In a record of sorts, the National Highways Authority of India (NHAI) has floated tenders for five sections of Delhi-Vadodara corridor of Mumbai Expressway barely five months after the plan was first announced. The stretch will be part of the new greenfield expressway that will connect the national capital.
The entire expressway has been divided into 22 sections so that construction work can start simultaneously for faster execution. Two of the five sections for which tenders have been floated cover the stretch between the Kundli Manesar Palwal (KMP) expressway intersection near Sohna and the border of Haryana and Rajasthan. The other three sections fall in Rajasthan and cover the stretch up to Dausa.
The five sections cover about 118 km of the expressway and the construction cost would be about Rs 4,600 crore.
While announcing the expressway project at a TOI event in April this year, highways minister Nitin Gadkari had said the project will be completed within three years. This new road will reduce the distance between Delhi and Mumbai by 200 kilometers and travel time by 12 hours since it will be a signal free stretch. The road will be of eight lanes.
Fast tracking the land acquisition process, the NHAI has already issued the first notification identifying the land through which the expressway will be built.
“We have already appointed officers for expeditious land acquisition and to complete the preparatory work. We are carrying out strict monitoring of daily progress. Project execution will not be an issue since the entire road will be built with full funding from the government,” a highway ministry official said.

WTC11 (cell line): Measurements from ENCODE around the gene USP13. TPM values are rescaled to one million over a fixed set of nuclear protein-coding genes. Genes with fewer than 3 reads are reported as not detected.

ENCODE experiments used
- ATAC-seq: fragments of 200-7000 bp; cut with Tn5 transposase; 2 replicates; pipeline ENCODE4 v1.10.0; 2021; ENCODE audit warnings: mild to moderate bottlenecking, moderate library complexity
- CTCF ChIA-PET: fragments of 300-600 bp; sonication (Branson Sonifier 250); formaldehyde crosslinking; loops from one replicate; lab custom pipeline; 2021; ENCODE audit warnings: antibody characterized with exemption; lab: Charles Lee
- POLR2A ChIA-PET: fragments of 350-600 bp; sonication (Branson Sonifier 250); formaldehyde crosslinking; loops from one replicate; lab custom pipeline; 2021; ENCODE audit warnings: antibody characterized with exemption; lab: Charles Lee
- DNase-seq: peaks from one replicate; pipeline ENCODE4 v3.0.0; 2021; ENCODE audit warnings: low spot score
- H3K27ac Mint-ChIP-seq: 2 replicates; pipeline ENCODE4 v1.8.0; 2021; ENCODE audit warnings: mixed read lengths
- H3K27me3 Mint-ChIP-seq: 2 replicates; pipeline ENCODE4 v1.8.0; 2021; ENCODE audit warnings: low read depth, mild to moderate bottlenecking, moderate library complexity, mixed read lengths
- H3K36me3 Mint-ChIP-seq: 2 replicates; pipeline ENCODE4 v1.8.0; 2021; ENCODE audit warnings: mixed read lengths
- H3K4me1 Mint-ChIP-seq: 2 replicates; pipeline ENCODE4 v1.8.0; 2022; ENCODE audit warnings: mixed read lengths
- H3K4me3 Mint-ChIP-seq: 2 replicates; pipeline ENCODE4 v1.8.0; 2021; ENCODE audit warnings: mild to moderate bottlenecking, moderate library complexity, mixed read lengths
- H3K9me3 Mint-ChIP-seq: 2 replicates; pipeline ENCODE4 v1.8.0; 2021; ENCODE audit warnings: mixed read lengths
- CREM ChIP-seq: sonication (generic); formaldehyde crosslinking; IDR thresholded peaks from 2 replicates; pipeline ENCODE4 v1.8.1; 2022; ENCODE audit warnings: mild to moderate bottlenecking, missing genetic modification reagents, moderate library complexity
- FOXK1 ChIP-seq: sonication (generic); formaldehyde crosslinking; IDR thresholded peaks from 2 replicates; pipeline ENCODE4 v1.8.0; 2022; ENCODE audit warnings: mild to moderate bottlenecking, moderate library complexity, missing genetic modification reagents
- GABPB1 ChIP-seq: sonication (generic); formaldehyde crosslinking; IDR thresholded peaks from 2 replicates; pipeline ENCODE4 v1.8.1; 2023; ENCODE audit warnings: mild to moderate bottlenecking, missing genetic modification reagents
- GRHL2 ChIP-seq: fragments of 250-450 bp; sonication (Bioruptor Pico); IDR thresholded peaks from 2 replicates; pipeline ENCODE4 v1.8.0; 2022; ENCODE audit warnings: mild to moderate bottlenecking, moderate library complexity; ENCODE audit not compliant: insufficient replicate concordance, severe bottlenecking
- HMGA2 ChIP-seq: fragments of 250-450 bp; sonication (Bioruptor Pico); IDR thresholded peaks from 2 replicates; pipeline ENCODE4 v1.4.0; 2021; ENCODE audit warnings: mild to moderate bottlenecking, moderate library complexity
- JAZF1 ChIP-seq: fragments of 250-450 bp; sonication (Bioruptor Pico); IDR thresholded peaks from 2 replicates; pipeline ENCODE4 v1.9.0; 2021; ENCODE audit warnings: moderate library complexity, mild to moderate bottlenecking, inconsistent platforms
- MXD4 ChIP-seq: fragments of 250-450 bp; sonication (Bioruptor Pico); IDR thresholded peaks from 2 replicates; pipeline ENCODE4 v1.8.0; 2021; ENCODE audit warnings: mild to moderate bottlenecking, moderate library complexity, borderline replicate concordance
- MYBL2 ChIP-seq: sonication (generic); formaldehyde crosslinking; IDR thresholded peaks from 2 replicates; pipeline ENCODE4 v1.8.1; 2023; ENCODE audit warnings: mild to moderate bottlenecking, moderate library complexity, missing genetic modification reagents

Usually, preparation of detailed project report and fixing alignment take about a year after government takes the decision to expand or build a new highway and hence issuing notifications for acquiring land often takes at least one-and-a-half years to two years. Sources said the government has fast tracked the process so that the work can start before the dates for Lok Sabha elections are announced.
The NHAI has set two years as target for construction work. “We will float tenders for all the 22 sections by end of September,” said the official. Since most stretches of the expressway will pass through backward regions, the NHAI expects no major hurdle in getting the land considering that the locals would get fair compensation for their land.
The highways ministry has decided to opt for building new alignment roads with straight connectivity rather than expanding the existing corridors. Expansion of roads passing through already built up areas is expensive because of high land cost and also because construction gets delayed due to difficulty in getting green clearances and removal of encroachments.
Source : TOI